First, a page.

It was Thanksgiving, and the two worst trip planners in the world (me and my boyfriend), were frantically Googling “thanksgiving weekend getaways” to no avail. Rental car locations were closed, or their cars had all been booked for the weekend. I decided to try out ReachNow, BMW’s car-sharing service, which launched last year in Seattle, Portland, and most recently, Brooklyn. Our plan was to leave the next morning at 9AM for Oheka Castle in Long Island (where Taylor Swift stood on a horse for her “Blank Space” music video). I was pumped to get out of the city after being car-less in New York for so long.
ReachNow’s biggest appeal over its competitors may be its fleet of BMW 3 Series and Mini Coopers, an advantage over Car2Go’s smart cars and the majority of ZipCar’s lineup, which is made up of sensible Hondas. In Brooklyn, Mini Coopers appeared to make up the majority of the 250-car fleet, which is still a step up over a smart car. Driving a Car2Go, I felt every bump in the road, and was plagued with a sense of dread as I imagined how many times the smart car would flip in the air if it were hit by a truck.
The next morning, I opened up the ReachNow app and discovered a Mini Cooper parked a few blocks away. You can reserve the car 30 minutes in advance, but we arrived at the car just as time ran out, and the car declared itself unable to be reserved for another two hours. I called Member Support through the app, and it was surprisingly easy to get to a human on the line. I explained the situation, and within 30 seconds, the car was unlocked and we were ready to start our trip.
Membership is a one-time fee of $39, which is currently waived during its initial launch period. If you want to go for a quick drive, pricing is 41 cents / minute while driving, and 30 cents / minute while parked. If you want to keep the car for a little longer, price caps range from a couple hours ($100 for six hours) to a few days ($550 for a maximum period of five days). Insurance is included, toll fees are covered with an E-ZPass in every car, and you only have to fill up gas if you end your trip with less than five miles’ worth of fuel remaining. (You can check how much fuel a car has before you pick it up, so you’re not stuck gassing it up on your own dime during a trip.)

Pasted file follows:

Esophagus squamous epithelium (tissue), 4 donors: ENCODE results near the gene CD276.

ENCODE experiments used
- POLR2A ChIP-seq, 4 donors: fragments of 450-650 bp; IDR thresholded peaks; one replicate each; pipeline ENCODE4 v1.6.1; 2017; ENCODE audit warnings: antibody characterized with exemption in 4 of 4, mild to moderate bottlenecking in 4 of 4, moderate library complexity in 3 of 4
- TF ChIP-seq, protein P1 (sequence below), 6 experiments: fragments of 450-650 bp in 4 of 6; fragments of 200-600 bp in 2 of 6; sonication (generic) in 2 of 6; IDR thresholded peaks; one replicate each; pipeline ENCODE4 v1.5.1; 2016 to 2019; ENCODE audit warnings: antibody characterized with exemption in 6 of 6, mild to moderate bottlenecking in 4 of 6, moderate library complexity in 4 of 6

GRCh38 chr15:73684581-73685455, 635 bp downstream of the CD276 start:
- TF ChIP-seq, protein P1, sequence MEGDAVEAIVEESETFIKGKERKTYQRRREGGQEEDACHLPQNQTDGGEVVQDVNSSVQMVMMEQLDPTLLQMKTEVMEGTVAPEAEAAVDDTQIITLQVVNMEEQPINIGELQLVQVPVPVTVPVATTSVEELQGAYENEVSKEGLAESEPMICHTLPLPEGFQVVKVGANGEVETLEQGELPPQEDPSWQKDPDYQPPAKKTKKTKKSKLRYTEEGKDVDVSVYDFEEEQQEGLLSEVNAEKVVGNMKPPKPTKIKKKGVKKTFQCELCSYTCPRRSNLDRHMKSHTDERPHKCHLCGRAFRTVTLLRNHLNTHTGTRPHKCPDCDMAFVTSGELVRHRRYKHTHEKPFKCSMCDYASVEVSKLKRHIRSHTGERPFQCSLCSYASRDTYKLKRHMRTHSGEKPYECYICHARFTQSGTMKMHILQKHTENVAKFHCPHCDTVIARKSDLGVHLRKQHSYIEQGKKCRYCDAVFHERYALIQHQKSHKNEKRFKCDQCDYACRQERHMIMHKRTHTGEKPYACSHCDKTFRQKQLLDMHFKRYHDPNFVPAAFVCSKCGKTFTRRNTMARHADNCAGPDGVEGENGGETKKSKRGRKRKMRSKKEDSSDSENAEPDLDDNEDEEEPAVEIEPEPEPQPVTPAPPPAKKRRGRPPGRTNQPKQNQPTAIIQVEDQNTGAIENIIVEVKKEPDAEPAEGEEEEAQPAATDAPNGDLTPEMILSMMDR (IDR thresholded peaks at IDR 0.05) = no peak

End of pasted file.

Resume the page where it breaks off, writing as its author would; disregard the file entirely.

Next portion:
Once you sign up for a membership, you’ll be mailed a physical member key that can unlock the car in case your phone is low on battery, or if there’s poor cellphone reception. It’s not necessary to have it when you start a trip, though, since everything can be done through the app.
Like Car2Go, ReachNow allows one-way trips, which lets you park the car anywhere within your home area when you’re done using it. It sounds like a better deal than services like ZipCar, where you have to return the car back to its designated parking space. But if you’re living in a congested city with strict parking rules and insane weekly street-cleaning schedules, it can be hard to find a parking spot to leave your car. On our way back home, we wanted to stop by the popular, touristy Brooklyn Bridge area, and spent about 30 minutes looking for a parking spot. Eventually, we gave up and just headed home to end the trip. I’m glad we didn’t risk anything, because leaving my house the next morning, I spotted a Car2Go parked in front with a ticket wedged in the window.
The entire trip cost $123.32, including tax, for about six hours, which is more expensive than just renting a car for a whole day. But I didn’t need to drop off the car during rental car location hours, and the whole process was convenient and easy, minus the struggle to find parking in my neighborhood. The car was mostly clean, with just a few dead leaves here and there on the floor. If you ever need a quick ride to run some errands, or you want to take a day trip to the hallowed (blank) space where a famous woman once stood on a horse, ReachNow is good for that.
ReachNow currently has about 50,000 members across three cities, according to the company website. Shortly after it launched in Brooklyn last November, it hit a small bump due to maintenance issues and BMW temporarily suspended service for a few months. In the company’s defense, one-way car-sharing is a relatively new convenience that companies are still trying to figure out. Just this past May, GM started its own car-sharing service Maven in New York City, and last month, the aggregation app Free2Move launched to help customers find and compare car-sharing services and determine which one works best for them at certain times.
My only gripe with ReachNow is that the “Home Area” is limited to Brooklyn, so you can’t end your trip in Manhattan, which is only a few miles away from my home. Being able to end your trip in a street parking zone is nice, but designated parking spots might be a good idea, too. In comparison, Car2Go “Home Areas” are limited to Brooklyn and Queens, while ZipCar has the widest net, with rental locations in parts of New Jersey and all five New York boroughs. Since ReachNow is just starting out with fewer members, its cars are cleaner and in better condition, and if I had to choose a car-sharing service to rely on in New York, I’d go with ReachNow. But Car2Go did just announce they’re replacing their fleet of smart cars with Mercedes-Benz vehicles, so really, we as customers have nothing to lose in trying out all the options available to us. I’m ready to make the car-sharing services fight for my love.